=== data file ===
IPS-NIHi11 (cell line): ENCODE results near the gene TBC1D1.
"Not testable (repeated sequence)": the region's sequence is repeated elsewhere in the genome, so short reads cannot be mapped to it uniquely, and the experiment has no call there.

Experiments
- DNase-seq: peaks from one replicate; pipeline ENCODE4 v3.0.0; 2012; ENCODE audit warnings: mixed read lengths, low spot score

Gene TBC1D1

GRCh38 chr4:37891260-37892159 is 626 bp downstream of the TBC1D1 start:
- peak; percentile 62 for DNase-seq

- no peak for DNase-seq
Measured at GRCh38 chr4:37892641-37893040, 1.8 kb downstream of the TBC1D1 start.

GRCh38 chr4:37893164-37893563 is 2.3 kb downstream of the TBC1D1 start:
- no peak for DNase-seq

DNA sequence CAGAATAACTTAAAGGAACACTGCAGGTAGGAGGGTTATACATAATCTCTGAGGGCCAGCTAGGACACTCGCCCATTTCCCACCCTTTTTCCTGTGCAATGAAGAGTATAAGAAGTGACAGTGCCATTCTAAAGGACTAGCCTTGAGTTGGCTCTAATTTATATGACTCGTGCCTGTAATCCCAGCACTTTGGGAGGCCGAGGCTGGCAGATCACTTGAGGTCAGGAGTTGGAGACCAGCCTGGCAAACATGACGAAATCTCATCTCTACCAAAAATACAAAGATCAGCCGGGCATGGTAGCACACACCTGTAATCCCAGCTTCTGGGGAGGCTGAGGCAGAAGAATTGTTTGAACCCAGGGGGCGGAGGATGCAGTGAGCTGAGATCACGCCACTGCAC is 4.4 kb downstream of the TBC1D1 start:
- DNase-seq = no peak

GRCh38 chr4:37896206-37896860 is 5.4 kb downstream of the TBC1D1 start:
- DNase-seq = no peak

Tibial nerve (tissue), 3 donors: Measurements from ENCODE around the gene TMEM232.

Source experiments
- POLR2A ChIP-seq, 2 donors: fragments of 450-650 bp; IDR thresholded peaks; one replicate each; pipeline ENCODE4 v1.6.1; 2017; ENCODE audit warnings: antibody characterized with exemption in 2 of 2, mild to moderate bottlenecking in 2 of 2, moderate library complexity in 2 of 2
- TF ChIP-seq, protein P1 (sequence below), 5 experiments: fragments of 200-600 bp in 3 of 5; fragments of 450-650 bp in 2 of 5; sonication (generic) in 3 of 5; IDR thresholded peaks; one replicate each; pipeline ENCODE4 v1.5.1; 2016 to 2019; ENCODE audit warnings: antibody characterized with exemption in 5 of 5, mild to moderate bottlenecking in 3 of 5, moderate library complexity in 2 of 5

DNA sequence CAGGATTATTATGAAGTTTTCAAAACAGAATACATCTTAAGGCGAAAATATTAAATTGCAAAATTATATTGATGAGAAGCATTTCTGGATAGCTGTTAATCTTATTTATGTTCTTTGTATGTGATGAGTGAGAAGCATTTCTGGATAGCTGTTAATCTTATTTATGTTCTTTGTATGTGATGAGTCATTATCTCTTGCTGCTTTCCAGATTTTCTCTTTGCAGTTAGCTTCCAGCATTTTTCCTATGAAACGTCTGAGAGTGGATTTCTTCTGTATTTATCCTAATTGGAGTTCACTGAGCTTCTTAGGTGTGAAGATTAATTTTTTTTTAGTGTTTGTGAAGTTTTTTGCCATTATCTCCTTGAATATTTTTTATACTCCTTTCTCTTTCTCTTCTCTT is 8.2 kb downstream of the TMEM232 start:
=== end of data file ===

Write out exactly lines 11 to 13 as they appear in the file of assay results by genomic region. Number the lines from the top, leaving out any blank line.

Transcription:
- no peak for DNase-seq

DNA sequence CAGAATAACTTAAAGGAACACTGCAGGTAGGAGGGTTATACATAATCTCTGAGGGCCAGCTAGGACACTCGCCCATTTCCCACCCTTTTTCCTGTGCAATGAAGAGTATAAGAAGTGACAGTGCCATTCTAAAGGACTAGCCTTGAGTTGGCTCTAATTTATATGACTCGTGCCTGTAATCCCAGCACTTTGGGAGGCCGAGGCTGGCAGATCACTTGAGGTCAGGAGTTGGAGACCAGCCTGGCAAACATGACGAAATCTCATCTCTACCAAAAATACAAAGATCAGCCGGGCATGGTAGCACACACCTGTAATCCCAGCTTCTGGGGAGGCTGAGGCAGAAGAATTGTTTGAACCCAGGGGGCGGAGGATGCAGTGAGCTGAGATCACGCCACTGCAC is 4.4 kb downstream of the TBC1D1 start:
- DNase-seq = no peak